A rite of passage: Seniors reflect on first voting experience


Matt Petres

Senior David Wolf arrives at the 5631 S. Kimbark Ave. polling station at Ray Elementary School, excited to vote for the first time.

Louis Auxenfans, News Editor

After using a Sharpie to fill in the last bubble on his ballot, senior Xavier Nesbitt stuffs his paper ballot in a privacy sheet protector and hands it to a poll worker. After the poll worker shows him the right way to feed a ballot into the Dominion Voting machine, two beeps signify Xavier’s vote has been properly collected. 

He then slowly exits the polling place at Ariel Community Academy. A wide beaming smile spreads across his face and he is unable to contain the joy from his first voting experience. 

For 18-year old seniors, the first time voting experience in the Nov. 8 election signifies a rite of passage on the path to become a more involved, engaged citizen and a moment of reflection on the cherished right to vote. 

But before casting their first ballot, seniors had to become registered Illinois voters. 

Some students like Maya El Shamsy registered online, while others like Jessica Daugherty participated in the Oct. 7 voter registration drive held at school.

It was an easy process according to Jessica, who lives in suburban DuPage County. 

“I just wrote my name and Social Security number down and just turned it in,” she said.

Afterward, seniors had to stay informed about political candidates, which was a simple process in the most expensive U.S. midterm election in history. Campaign ads were placed all over TV, the internet and social media. 

Zoe Stephens noticed that “A lot of, like, campaign ads, especially this year, were extremely aggressive. It was harder to avoid them than to see, so for the major elections it was easy to stay informed.” 

She also used the Democratic Sample Ballot and a website called Injustice Watch to learn about which candidates to vote for in judicial, legislative and local elections. 

In addition, seniors had to learn how to navigate misleading campaign ads where politicians were not forthright with their political affiliation.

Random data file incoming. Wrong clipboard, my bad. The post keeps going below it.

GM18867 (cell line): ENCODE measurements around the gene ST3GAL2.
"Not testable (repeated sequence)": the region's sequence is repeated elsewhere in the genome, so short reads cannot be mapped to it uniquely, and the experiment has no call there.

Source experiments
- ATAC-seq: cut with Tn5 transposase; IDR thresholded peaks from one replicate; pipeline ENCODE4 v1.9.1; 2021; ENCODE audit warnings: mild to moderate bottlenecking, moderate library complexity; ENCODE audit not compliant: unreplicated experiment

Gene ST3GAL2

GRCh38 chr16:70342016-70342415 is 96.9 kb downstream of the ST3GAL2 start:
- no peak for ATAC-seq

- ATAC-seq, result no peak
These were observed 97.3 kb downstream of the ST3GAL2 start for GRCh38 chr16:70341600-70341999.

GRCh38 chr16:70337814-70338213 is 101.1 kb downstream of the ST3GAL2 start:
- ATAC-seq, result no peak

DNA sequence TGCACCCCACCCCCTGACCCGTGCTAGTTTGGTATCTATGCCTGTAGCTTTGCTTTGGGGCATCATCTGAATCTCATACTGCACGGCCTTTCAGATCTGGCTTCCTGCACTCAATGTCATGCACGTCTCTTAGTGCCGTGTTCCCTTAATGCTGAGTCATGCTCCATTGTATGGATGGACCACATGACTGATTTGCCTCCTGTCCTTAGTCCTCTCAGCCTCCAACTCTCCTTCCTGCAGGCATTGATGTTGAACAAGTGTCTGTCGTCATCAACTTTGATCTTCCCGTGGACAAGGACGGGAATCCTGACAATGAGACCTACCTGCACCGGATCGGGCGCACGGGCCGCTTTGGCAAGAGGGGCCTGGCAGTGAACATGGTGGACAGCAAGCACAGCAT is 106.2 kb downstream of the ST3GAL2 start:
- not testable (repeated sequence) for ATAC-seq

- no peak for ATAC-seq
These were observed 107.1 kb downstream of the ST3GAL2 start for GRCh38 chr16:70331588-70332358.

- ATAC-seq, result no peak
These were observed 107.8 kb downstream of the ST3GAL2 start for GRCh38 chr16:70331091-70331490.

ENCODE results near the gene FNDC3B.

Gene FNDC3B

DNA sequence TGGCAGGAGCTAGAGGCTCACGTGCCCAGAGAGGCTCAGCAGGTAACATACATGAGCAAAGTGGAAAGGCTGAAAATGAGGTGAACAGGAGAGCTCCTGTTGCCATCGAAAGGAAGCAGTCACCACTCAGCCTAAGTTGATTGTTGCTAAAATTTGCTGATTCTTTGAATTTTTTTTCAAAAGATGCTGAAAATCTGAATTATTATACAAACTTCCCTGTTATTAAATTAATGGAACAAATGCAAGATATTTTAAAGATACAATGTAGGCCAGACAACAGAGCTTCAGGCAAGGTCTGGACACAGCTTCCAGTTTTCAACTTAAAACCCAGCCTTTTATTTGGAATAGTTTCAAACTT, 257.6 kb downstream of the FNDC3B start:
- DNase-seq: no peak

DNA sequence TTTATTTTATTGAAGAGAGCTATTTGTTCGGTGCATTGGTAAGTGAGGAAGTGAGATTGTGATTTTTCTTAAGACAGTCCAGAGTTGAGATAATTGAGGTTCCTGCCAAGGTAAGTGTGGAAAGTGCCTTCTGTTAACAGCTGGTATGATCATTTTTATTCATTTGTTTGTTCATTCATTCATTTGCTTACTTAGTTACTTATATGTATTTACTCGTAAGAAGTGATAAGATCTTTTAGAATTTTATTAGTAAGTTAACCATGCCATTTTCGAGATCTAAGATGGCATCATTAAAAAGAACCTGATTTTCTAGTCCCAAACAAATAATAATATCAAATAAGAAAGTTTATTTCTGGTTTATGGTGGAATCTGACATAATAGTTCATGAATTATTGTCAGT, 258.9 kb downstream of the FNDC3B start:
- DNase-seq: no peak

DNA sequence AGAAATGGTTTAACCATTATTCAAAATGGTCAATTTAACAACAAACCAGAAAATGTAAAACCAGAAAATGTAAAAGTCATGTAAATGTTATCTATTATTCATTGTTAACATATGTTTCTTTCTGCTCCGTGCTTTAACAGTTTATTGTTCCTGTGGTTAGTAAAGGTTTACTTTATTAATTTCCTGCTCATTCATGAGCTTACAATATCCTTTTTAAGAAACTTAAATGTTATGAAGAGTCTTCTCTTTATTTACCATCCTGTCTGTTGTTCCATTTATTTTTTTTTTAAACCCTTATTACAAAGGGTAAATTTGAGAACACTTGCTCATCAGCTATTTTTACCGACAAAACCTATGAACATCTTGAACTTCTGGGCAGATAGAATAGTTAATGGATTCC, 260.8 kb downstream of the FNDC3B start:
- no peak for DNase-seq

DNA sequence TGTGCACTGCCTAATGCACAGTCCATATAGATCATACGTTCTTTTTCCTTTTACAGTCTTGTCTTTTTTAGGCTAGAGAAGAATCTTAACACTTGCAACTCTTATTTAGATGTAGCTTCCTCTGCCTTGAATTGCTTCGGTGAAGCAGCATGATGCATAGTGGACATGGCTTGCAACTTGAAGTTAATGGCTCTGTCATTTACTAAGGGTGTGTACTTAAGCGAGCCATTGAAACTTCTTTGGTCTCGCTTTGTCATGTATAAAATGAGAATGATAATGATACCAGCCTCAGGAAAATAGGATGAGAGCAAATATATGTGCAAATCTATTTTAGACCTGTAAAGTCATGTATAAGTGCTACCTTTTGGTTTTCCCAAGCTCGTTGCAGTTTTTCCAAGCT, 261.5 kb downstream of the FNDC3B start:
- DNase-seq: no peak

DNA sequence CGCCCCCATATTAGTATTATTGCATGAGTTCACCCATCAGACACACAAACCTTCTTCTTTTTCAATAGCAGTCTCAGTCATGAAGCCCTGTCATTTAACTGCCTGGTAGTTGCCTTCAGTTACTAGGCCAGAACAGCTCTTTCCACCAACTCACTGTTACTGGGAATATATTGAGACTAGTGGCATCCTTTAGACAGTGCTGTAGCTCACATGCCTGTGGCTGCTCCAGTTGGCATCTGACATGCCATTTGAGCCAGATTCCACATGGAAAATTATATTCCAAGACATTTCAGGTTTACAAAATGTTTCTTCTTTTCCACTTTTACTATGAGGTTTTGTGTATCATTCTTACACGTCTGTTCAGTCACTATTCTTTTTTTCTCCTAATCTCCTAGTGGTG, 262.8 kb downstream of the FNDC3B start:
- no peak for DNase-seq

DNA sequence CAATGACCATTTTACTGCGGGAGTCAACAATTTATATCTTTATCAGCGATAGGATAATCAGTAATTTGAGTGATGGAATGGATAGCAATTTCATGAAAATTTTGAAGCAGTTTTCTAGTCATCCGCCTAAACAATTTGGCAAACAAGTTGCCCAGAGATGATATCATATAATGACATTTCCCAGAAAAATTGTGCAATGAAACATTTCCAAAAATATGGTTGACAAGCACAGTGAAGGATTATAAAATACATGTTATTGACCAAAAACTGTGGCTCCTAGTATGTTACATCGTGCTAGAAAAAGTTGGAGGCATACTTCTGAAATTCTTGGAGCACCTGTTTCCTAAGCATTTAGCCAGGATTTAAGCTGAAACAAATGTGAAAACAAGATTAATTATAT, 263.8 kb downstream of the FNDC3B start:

“There’s this trend of Republicans not saying they’re Republicans on these cards and in these yard signs. Like, there’s a Republican running in my neighborhood whose running and their yard sign’s blue, so there is this kind of coded language you see on them,” Jessica said. 

My mom just always taught me that you vote every time you can because, at least for African Americans, that wasn’t always a luxury that we have been able to exercise.

— Xavier Nesbitt

Many eligible seniors, such as Zoe, chose to vote because they wanted to exercise their voice in the political process and encourage others to vote.

“More of just trying to get my voice heard to get political candidates that I believe in, in office, and also to encourage more people to vote,” Zoe said. “Like, if everybody thinks, ‘Oh, not that many people are voting,’ then the poll turnout will be a lot lower, but if we keep this positive mindset and keep trying to push voter numbers higher, it’ll be beneficial.”

Also, exercising the ability to vote represented a newfound sense of responsibility for Jacob De Jong. 

“Well, I mean, when you turn 18 it’s a new part of your life, and I wanted to take part in that, I guess. It is sort of a rite of passage,” Jacob said.

For Xavier, who identifies as Black, voting for the first time also reminded him of the sacrifices that have been made to advance voting rights and the indispensable value of a vote to democracy. 

“My mom just always taught me that you vote every time you can because, at least for African Americans, that wasn’t always a luxury that we have been able to exercise,” Xavier said. “She came over at 6 a.m. this morning to remind me to vote, so she just stays on me about it. I know every time that I have the ability to vote or have the opportunity to vote, I will be voting that day.” 

Voting for the first time has given seniors a new perspective about the importance of the democratic process. 

Xavier said, “I think in order for, you know, your community, your state, to reflect the people in it, I feel like everybody who is able to vote needs to vote, so that, you know, our laws, our rules, our city, our state represents what other people want.”